This is another score by Sentier Research, whose monthly estimates have accurately forecast the Census Bureau's (very tardy) annual reports and showed, on an annualized basis, growth in 2017, but on an averaged basis less than that from 2014 to 2015, or 2015 to 2016:

Remember a couple of caveats:

- "households" includes *all* households, including, e.g., year-round college roommates and, especially, retirees. Retirees' income is typically only about 1/2 of that of workers, so hoardes of retiring Boomers are affecting the median.
- "income" is more inclusive than "wages." For example, stock dividends interest on bonds are forms of income.

That being said, real income from full-time employment actually *declined* in 2017:

The difference between the rise in "all workers'" incomes on the left, and that of full-time employees on the right, is the increase in the number of hours worked by part-time workers, including transitioning to full-time employment. Recall that involuntary part-time employment has been declining sharply over the last 18 months:

The poverty rate did decline, so that is a definite plus:

What I still haven't found, and will update when I do, is real median household income by age cohort (that will take care of the issue of the increasing percentage of retiree households).

Tuesday, September 11, 2018

Decelerating trends in 5 long leading indicators

 - by New Deal democrat

I have a new post up at Seeking Alpha, "Five Long Leading Indicators 'On the Cusp'."

The post follows up on my "Weekly Indicators" paradigm with graphs showing what the trends look like for aforesaid five series which have been hovering at the borderlines of being positive to neutral, or neutral to negative, over the past few months.

If you like my work, putting a little jingle in my pocket by clicking the link and reading is a nice thing to do.

The Taboo against raising wages is still thriving among small businesses

 - by New Deal democrat

The National Federation of Independent Businesses (NFIB) put out its monthly confidence and hiring reports over the past few days.

The confidence report soared to new high, so the economy is Teh Awesome and happy days are here again! Right?

And look! It's confirmed by the hiring report, which also shows record high plans to hire new workers:

So how have those record hiring plans been working out? Ummm, not so well ....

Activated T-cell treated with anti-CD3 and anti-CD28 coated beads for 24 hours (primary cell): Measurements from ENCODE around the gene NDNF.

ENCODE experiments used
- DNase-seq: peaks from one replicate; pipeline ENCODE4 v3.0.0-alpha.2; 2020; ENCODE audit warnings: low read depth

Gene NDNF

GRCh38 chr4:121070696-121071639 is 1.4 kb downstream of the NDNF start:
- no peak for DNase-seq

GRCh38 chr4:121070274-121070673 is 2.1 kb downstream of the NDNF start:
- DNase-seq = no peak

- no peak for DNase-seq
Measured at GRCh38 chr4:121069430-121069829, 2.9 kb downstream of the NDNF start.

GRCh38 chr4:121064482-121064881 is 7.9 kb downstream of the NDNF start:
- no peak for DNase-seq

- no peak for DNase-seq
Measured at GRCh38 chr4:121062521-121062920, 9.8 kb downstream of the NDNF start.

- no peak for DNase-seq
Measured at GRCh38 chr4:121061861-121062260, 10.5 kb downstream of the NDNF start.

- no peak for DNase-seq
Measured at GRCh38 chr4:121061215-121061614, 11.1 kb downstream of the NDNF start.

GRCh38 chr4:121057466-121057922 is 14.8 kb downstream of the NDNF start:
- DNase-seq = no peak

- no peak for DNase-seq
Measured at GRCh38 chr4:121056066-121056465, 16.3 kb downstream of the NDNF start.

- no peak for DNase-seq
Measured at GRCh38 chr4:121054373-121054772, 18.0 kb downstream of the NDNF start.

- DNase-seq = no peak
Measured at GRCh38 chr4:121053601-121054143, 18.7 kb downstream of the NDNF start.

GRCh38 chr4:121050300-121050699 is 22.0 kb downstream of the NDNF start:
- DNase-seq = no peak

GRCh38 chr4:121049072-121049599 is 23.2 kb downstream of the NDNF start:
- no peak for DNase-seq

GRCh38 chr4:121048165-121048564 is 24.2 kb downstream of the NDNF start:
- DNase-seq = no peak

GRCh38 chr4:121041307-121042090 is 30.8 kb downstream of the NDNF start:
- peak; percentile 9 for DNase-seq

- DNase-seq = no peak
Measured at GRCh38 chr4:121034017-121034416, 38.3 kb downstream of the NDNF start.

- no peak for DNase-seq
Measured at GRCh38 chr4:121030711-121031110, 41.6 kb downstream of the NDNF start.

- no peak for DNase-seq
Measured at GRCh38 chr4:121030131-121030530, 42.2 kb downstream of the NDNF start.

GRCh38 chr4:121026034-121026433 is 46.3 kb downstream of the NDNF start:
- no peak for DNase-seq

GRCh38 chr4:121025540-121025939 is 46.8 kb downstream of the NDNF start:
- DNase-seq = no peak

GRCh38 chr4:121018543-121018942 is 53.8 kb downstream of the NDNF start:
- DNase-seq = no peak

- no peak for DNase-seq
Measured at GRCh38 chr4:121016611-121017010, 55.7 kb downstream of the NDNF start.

When it come to, you know, actual hires, small businesses have not added any more workers than they have since 2013. With a big *actual decline* in the month of record desires to hire.

Leading to record numbers of unfilled openings:


So what could possibly be behind this market failure, where employers can't seem to be able to find workers to fill those record openings?

Well, do you see anything in the below chart that sticks out like a sore thumb?  You know, the only things with a dash or red arrow: 

Yeah. *Lowering* compensation plans, and *zero* actual changes to compensation. That will do the trick.

Forget "monopsony" employers. The Taboo against raising wages is very much alive and thriving in small business.

Monday, September 10, 2018

Scenes from the August jobs report

 - by New Deal democrat

1. The strong trend of people entering the jobs market and getting jobs remains intact

Here's a nice graph put together by Kevin Drum at Mother Jones showing both a linear and curvilinear trend line (which are nearly identical) (red) with the prime age employment to population ratio (blue):

The trend is intact and quite positive, despite the one month decline.

2. Involuntary part-time employment is near 25 year low levels

The below graph is of involuntary part time employment as a share of the entire labor force, from which I have subtracted 2.7% to norm the rate at zero:

Involuntary part time employment -- the primary addition forming the basis of the broad U6 underemployment rate -- has dropped to levels only seen for two months in the 2000s expansion, and exceeded for 3 years at the end of the 1990s internet boom.

3. But the percent of those who aren't even looking for work but want a job remains slightly elevated and has started to increase

The below graph is of those "not in the labor force who want a job now" as a percent age of the entire labor force, from which I have subtracted 3.15% to norm the recent low from March to zero:

This has never returned to either 1990s or 2000s levels, and has risen in the last 5 months. It might just be noise, or it might not.

4. Goods-producing employment has been soaring . . . BUT

This graph comes from Matt O'Brien at the Washington Post. Goods producing jobs have recently risen at 35 year highs:

This is mainly due to two things: (1) the post-2016 recovery in the Oil Patch; and (2) truck and railcar production. The latter is *extremely* pro-cyclical, as a mere slowdown in growth at the final goods levels means a sharp downturn in the orders for new trucks and railcars to support that growth.

One important note of caution about this trend: in the past, even a two month sequential decline in the rate of growth of goods producing jobs has usually meant a sharp cyclical slowdown at minimum. I counted only 3 occasions in the last 50 years where that was not the case.

And on that note, August growth slowed down from 3.75% YoY to 3.5% YoY. Since I am expecting a sharp slowdown in the economy by about midyear next year, if a second straight month of deceleration were to be reported next month, that would be a significant yellow if not red flag.